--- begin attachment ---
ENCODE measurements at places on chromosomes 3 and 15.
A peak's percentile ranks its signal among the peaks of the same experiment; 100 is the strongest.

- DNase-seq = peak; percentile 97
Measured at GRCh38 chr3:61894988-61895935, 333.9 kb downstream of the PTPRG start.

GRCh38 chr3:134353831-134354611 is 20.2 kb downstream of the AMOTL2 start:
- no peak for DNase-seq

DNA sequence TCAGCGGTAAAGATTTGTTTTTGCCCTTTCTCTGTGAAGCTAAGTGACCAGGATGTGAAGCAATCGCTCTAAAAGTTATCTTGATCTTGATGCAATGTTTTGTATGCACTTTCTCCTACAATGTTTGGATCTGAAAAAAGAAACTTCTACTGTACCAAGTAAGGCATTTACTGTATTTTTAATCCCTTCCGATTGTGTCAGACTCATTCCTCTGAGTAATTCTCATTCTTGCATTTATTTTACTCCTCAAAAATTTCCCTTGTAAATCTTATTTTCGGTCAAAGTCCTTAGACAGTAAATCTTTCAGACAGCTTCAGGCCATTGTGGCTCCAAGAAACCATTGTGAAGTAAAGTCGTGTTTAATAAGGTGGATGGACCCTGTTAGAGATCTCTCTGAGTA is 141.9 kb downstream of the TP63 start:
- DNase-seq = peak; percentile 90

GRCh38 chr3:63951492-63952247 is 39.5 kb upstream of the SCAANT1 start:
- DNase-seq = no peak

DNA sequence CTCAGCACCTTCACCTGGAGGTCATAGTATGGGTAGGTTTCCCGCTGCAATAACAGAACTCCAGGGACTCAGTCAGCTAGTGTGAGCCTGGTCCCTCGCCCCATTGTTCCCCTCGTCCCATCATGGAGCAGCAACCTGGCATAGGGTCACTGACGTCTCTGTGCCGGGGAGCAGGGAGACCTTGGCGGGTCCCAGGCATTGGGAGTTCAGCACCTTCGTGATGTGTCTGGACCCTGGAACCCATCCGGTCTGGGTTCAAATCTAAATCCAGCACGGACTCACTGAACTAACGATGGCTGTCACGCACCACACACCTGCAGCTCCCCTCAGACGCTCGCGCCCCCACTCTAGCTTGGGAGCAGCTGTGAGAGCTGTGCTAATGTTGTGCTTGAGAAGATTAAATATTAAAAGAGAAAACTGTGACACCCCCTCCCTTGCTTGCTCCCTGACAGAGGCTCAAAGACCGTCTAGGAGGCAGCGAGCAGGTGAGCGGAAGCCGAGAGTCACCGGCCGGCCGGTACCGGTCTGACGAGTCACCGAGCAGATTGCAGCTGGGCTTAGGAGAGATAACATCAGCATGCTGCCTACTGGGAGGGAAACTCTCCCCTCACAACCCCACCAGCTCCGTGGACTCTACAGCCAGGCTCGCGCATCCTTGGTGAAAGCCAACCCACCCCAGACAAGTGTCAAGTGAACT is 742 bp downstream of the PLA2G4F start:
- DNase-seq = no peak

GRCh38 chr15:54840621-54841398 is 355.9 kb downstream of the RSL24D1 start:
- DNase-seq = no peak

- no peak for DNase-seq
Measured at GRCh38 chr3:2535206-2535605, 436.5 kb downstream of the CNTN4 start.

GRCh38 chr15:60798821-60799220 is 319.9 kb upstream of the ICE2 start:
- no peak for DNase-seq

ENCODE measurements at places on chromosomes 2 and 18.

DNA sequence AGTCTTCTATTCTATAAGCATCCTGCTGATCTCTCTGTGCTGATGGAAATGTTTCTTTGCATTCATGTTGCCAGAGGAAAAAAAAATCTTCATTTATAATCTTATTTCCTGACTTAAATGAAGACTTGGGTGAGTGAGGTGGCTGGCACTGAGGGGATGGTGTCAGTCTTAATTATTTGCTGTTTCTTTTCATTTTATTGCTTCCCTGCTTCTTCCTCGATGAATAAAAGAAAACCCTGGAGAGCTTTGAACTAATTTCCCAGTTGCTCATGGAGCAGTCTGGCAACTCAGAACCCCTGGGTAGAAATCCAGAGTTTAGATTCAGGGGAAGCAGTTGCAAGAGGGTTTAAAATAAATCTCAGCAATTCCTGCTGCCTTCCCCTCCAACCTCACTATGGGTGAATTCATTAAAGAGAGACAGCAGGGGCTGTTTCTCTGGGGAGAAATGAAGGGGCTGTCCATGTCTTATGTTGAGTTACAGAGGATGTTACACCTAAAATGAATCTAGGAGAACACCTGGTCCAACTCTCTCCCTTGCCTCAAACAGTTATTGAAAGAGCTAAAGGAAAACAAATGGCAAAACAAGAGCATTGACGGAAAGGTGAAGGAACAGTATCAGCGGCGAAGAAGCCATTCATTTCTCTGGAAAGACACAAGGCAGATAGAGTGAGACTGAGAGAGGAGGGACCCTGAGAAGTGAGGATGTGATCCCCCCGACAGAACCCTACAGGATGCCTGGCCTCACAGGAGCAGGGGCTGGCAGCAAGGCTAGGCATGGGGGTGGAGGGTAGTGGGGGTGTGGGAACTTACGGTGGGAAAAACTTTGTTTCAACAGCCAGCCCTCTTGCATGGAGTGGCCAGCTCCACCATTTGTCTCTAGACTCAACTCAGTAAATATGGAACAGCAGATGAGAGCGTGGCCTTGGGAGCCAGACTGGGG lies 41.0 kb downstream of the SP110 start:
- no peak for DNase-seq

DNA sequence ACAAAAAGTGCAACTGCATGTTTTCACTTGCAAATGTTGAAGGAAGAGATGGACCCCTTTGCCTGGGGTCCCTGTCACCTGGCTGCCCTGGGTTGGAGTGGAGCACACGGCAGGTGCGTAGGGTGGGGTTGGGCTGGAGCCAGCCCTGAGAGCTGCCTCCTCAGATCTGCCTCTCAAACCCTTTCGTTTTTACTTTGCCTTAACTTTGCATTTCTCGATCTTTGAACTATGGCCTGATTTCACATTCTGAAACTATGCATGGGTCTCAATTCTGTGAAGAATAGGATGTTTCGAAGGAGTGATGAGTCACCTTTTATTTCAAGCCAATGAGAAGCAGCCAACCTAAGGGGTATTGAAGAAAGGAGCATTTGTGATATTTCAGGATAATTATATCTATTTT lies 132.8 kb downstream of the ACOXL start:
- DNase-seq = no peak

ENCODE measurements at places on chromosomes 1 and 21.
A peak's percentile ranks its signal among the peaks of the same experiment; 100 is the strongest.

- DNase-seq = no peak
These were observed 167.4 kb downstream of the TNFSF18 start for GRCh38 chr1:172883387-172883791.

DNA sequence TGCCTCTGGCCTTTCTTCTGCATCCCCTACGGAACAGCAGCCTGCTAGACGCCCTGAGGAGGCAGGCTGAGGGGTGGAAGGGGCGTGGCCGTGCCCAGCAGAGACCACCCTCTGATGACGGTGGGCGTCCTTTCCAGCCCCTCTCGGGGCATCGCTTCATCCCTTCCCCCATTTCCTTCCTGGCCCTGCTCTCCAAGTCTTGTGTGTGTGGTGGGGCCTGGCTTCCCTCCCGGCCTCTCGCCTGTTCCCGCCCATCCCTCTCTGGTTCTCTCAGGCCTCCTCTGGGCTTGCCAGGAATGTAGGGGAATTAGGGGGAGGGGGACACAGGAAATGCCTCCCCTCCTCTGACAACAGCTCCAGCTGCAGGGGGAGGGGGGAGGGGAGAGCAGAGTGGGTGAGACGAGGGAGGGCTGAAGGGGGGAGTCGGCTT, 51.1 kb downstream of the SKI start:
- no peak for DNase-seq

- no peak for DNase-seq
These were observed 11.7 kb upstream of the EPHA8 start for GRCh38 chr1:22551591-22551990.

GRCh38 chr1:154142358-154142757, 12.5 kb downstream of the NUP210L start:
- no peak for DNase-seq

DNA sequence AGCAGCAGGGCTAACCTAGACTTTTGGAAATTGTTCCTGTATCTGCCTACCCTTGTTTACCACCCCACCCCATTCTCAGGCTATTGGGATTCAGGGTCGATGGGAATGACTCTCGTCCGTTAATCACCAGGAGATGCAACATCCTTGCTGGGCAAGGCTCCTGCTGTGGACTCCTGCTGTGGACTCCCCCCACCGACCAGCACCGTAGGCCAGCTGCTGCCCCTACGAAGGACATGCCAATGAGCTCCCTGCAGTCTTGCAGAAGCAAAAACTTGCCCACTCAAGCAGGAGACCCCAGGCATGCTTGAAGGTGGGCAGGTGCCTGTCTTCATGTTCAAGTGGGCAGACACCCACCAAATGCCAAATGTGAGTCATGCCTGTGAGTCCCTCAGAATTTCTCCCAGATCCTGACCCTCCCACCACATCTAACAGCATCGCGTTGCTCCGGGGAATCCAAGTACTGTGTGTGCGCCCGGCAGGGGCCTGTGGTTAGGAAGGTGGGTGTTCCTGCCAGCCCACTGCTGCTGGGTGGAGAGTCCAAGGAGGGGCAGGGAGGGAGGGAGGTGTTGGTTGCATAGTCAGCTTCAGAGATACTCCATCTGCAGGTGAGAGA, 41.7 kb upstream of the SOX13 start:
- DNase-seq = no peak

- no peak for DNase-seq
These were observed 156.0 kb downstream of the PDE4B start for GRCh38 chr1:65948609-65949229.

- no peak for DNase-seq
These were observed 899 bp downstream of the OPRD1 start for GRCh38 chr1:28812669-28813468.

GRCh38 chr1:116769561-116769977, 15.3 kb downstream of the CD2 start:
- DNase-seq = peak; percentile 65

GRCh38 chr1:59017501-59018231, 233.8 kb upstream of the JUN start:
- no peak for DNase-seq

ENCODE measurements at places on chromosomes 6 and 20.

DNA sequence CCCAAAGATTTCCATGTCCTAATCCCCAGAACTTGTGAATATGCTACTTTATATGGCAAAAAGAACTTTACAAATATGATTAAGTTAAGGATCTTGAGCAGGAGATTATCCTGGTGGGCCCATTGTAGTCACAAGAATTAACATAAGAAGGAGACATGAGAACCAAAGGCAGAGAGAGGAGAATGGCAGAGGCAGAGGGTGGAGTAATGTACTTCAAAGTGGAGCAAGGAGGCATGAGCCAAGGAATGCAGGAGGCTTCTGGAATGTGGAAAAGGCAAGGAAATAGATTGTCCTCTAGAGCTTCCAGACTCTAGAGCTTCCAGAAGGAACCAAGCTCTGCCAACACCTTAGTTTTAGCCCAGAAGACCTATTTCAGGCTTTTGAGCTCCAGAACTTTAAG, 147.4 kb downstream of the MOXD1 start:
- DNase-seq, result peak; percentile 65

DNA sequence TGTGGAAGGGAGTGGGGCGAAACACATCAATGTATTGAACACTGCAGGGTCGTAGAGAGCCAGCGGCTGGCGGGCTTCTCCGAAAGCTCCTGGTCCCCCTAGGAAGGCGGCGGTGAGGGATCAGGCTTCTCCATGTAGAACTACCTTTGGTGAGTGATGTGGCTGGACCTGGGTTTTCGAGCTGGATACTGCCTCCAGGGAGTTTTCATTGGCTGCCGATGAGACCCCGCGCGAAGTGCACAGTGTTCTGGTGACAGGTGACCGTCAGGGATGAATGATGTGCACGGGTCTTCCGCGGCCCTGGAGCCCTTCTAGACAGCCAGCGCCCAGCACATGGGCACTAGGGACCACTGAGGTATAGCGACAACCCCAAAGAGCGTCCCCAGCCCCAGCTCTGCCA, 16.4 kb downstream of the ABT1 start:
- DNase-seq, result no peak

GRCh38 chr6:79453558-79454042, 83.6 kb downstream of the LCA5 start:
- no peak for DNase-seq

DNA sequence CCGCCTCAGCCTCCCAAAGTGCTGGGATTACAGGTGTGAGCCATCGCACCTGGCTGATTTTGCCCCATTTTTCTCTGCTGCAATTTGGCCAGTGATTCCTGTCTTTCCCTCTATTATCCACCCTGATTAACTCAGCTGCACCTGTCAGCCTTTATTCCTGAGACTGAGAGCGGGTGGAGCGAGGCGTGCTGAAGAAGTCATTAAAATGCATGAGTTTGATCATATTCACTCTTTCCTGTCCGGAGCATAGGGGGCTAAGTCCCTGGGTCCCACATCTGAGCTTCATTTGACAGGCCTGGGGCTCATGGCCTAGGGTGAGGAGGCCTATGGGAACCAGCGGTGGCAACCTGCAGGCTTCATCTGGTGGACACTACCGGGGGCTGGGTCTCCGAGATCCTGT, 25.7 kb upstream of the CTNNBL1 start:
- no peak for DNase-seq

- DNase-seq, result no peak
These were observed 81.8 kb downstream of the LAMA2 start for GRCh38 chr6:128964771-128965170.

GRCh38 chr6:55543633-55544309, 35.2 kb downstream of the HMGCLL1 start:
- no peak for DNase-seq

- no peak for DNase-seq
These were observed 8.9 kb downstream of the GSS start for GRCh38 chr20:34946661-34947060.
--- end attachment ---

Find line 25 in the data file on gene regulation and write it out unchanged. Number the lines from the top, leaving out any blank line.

A peak's percentile ranks its signal among the peaks of the same experiment; 100 is the strongest.